|Publication number||US4092735 A|
|Application number||US 05/754,208|
|Publication date||May 30, 1978|
|Filing date||Dec 27, 1976|
|Priority date||Dec 27, 1976|
|Publication number||05754208, 754208, US 4092735 A, US 4092735A, US-A-4092735, US4092735 A, US4092735A|
|Inventors||David J. McElroy|
|Original Assignee||Texas Instruments Incorporated|
|Export Citation||BiBTeX, EndNote, RefMan|
|Patent Citations (3), Referenced by (12), Classifications (32)|
|External Links: USPTO, USPTO Assignment, Espacenet|
This invention relates to semiconductor memory devices and more particularly to a static memory cell made of MOS transistors.
The most widely used semiconductor memory devices at present are one-transistor dynamic memory cells as described in U.S. Pat. No. 3,940,747, issued Feb. 24, 2976 to Kuo and Kitagawa, assigned to Texas Instruments. Higher density versions of these dynamic memory systems are shown in Electronics, May 13, 1976, pp. 82-86 and U.S. patent application Ser. No. 691,734, filed June 1, 1976 by Lionel White and N. Kitagawa, assigned to Texas Instruments. These high density devices use one-transistor dynamic memory cells which have the advantage of very small size, but require sense amplifiers capable of distinguishing a few hundred millivolts, and dissipate considerable power in large arrays; primarily, however, dynamic memories suffer from the disadvantage of requiring external refresh systems. The arrays must be addressed periodically to restore the data, since the stored voltages will leak off the capacitors in the memory cells, imposing both time and hardware burdens on the system. Static memory cells of the type set forth in copending application Ser. No. 691,252, filed May 28, 1976, by G. R. Mohan Rao, assigned to Texas Instruments, avoid the need for refresh, but at the expense of larger cell size and increased power dissipation. Various types of "self-refreshing" cells have been proposed, one example of which is shown in Digest of Technical Papers, 1976 IEEE Solid State Circuits Conference, p. 132, on Automatic Refresh Dynamic Memory. Another is shown in U.S. Pat. No. 3,955,181, issued May 4, 1976 to Joseph H. Raymond, Jr., for Self-Refreshing Random Access Memory Cell, assigned to Texas Instruments. A self-refresh RAM cell of very simple construction is shown in pending U.S. patent application Ser. No. 700.989, filed June 29, 1976, by G. R. Mohan Rao, David J. McElroy and Gerald D. Rogers, assigned to Texas Instruments. These prior cells provide apparently static operation in that refresh is accomplished without addressing the cells. Prior self-refresh cells, however, have exhibited either large cell size or excessive power dissipation, neither of which is compatible with high density memories of the 4K or 16K variety. Others have required clocking or other timing signals, or have exhibited a high degree of process dependence on Vt or other parameters, i.e., low yield.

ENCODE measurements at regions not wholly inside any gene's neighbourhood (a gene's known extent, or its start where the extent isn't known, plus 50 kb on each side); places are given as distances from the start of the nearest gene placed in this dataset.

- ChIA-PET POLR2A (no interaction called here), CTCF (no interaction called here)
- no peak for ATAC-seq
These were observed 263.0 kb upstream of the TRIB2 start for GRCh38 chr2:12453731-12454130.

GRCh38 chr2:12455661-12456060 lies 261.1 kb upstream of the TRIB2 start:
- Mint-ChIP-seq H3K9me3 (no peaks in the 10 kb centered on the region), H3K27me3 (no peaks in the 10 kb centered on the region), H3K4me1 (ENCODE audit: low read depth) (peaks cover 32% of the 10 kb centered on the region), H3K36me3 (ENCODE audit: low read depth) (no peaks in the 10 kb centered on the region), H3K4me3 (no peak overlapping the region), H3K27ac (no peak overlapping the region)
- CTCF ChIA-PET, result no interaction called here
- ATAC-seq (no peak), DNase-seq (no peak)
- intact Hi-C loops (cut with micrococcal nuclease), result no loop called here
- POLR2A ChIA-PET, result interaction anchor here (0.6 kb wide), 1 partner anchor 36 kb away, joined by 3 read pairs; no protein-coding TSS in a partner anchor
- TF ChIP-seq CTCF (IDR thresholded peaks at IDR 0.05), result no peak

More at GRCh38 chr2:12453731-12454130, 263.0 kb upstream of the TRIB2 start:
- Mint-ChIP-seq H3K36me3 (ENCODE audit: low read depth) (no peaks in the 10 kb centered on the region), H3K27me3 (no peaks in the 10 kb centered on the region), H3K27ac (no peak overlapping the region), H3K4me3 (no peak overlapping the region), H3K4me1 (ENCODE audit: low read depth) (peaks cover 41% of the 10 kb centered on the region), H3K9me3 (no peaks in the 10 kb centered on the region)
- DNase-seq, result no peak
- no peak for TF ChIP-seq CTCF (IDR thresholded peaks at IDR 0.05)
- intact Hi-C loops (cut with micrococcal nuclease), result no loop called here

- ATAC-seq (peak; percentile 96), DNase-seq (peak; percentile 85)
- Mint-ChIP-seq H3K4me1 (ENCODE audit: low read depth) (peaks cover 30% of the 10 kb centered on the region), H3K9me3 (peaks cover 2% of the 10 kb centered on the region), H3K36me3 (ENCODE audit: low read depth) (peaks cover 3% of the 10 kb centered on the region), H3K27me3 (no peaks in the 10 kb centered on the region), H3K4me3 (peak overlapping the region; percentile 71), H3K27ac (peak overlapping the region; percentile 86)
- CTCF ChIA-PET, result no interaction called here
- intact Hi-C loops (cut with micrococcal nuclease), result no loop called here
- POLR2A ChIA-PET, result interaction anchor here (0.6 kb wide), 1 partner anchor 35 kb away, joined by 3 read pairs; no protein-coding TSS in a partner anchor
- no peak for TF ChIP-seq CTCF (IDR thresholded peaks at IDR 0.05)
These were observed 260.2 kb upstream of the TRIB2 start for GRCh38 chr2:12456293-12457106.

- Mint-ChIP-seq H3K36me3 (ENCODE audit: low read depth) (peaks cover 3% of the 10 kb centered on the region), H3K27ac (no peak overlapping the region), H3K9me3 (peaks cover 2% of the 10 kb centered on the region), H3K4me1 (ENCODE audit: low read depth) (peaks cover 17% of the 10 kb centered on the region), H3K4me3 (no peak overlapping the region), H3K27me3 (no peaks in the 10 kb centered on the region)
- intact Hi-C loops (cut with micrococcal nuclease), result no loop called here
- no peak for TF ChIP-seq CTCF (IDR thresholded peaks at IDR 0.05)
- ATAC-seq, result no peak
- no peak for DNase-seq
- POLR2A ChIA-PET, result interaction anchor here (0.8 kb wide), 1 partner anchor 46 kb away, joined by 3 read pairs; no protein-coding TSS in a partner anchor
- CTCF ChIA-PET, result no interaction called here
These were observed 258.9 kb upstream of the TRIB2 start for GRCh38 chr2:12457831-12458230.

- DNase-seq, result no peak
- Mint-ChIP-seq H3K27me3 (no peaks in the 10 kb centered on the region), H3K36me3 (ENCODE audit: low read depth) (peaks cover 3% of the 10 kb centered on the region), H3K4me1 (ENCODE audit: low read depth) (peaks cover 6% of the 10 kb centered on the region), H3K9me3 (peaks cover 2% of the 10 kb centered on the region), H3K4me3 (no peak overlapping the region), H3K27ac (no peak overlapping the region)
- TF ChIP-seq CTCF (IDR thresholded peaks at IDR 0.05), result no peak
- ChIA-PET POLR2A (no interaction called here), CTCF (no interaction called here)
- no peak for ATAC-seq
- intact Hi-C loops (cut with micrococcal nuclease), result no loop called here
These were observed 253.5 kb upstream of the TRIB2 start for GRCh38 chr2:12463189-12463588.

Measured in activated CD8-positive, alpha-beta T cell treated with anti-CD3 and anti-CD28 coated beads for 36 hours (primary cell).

It is a principal object of this invention to provide improved memory cells in semiconductor integrated circuits. Another object is to provide an improved static cell for MOS memory devices, particularly a static cell of small size and not requiring clock inputs. An additional object is to provide small area, self-refreshing memory elements in semiconductor integrated circuits, particularly with low power dissipation and made by processes compatible with MOS/LSI standard products.
In accordance with this invention, a memory cell is provided which includes a read/write or transfer transistor which is connected between the bit line and a storage node. The storage node is connected to a voltage supply through a refresh or sustaining transistor, and the gate of this transistor is a feedback node. A field implanted resistor connects this gate to the storage node, and this resistor switches between a high impedance state and a low impedance state depending upon whether a "1" or a "0" is stored. The resistor is provided by an ion implanted region located beneath a thick silicon oxide layer grown after the implant step. In an N-channel MOS process, the oxide layer would be "field oxide". In making the resistor, the first area which is to form the resistor element is implanted, using an appropriate mask, then field oxide is grown. The upper surface of the implanted region is consumed as the field oxide is grown; the remaining implanted material is of very high resistivity. For example, reproducible results at 1 megohm per square have been achieved, as set forth in said pending application Ser. No. 691,252. This field implanted resistor functions as a grounded-gate junction FET, which, along with a resistor between the feedback node and the voltage supply, provides a grounded-gate amplifier stage with voltage gain. The refresh transistor, along with a resistor element connected between the storage node and ground, provide a source follower stage. The two stages create a static flip-flop which is stable with either a "1" or a "0" on the storage node. Thus, two conventional MOS transistors and one field-implanted resistor, along with two other resistor elements, provide a static cell, with no clock voltages required.
The novel features believed characteristic of the invention are set forth in the appended claims. The invention itself, however, as well as other features and advantages thereof, will be best understood by reference to the following detailed description of illustrative embodiments, read in conjunction with the accompanying drawings, wherein:
FIG. 1 is an electrical schematic diagram of the static memory cell of the invention;